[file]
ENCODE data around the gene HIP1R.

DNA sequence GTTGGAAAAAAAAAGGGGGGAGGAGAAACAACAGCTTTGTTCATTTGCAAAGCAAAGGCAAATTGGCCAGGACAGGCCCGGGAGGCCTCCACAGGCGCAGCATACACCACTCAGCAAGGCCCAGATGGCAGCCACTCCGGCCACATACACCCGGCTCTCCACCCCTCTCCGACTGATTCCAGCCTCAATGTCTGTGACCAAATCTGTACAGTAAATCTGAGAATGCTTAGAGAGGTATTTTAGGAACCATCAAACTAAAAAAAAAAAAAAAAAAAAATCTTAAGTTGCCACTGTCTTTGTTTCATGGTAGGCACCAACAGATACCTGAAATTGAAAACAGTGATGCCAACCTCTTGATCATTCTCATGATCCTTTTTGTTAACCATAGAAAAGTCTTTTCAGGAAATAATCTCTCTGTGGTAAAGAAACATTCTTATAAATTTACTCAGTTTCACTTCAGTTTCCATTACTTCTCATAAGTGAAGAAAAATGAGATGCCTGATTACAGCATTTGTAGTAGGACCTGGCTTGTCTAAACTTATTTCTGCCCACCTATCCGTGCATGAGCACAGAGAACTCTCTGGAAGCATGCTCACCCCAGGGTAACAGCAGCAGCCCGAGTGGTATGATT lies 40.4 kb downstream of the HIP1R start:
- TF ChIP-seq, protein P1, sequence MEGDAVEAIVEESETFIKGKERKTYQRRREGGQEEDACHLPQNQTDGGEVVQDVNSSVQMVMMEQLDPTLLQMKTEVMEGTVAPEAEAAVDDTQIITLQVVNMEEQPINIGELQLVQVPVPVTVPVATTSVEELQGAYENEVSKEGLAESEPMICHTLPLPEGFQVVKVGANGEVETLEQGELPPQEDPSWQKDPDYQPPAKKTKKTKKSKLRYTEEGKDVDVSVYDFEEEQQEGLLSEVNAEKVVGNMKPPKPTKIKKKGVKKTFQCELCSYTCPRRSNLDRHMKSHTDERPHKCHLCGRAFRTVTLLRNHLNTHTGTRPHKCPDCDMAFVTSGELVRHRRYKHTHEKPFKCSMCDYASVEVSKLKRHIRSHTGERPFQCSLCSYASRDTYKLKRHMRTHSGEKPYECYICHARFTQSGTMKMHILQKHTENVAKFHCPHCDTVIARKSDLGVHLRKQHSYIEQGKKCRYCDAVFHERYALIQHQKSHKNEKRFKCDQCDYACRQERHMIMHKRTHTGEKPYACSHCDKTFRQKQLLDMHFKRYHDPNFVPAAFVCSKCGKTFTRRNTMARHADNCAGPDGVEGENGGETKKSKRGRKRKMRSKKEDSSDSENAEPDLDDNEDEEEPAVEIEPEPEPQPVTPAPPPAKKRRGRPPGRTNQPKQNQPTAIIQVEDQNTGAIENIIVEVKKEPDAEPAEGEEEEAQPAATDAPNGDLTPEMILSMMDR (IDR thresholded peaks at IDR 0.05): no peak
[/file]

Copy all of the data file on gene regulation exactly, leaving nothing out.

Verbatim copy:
ENCODE data around the gene HIP1R.

DNA sequence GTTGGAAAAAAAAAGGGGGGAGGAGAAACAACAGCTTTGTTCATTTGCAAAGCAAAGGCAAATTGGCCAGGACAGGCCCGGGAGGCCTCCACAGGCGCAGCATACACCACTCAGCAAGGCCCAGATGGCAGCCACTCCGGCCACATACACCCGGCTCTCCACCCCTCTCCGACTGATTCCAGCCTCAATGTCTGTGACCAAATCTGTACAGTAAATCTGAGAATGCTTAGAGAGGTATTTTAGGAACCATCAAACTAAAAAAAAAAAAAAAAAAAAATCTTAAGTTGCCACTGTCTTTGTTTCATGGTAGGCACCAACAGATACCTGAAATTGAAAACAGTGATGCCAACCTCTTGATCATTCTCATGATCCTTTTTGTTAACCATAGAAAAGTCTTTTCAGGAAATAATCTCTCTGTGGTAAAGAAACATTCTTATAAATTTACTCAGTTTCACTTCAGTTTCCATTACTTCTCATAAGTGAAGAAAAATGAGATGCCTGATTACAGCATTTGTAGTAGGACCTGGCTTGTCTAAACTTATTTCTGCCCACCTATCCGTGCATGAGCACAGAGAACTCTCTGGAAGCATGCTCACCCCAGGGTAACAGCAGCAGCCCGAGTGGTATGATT lies 40.4 kb downstream of the HIP1R start:
- TF ChIP-seq, protein P1, sequence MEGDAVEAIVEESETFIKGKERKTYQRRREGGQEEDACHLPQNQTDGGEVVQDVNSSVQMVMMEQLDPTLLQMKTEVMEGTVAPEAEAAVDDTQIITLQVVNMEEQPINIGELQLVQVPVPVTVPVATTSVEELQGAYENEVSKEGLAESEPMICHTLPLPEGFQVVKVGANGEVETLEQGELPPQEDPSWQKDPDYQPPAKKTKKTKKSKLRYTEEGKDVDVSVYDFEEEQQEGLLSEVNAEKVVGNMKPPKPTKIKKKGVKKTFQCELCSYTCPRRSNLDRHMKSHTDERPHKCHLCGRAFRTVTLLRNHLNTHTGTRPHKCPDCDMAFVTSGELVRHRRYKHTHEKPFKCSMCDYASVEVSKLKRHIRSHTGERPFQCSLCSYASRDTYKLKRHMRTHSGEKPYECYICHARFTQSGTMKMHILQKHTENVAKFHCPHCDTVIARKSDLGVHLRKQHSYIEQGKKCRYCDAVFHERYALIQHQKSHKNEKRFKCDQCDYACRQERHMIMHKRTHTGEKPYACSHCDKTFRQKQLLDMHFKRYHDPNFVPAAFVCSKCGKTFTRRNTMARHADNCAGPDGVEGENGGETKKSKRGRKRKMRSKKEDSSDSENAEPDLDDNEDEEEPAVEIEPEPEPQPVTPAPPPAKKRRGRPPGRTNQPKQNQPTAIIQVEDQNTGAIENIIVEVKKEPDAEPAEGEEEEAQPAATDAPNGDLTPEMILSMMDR (IDR thresholded peaks at IDR 0.05): no peak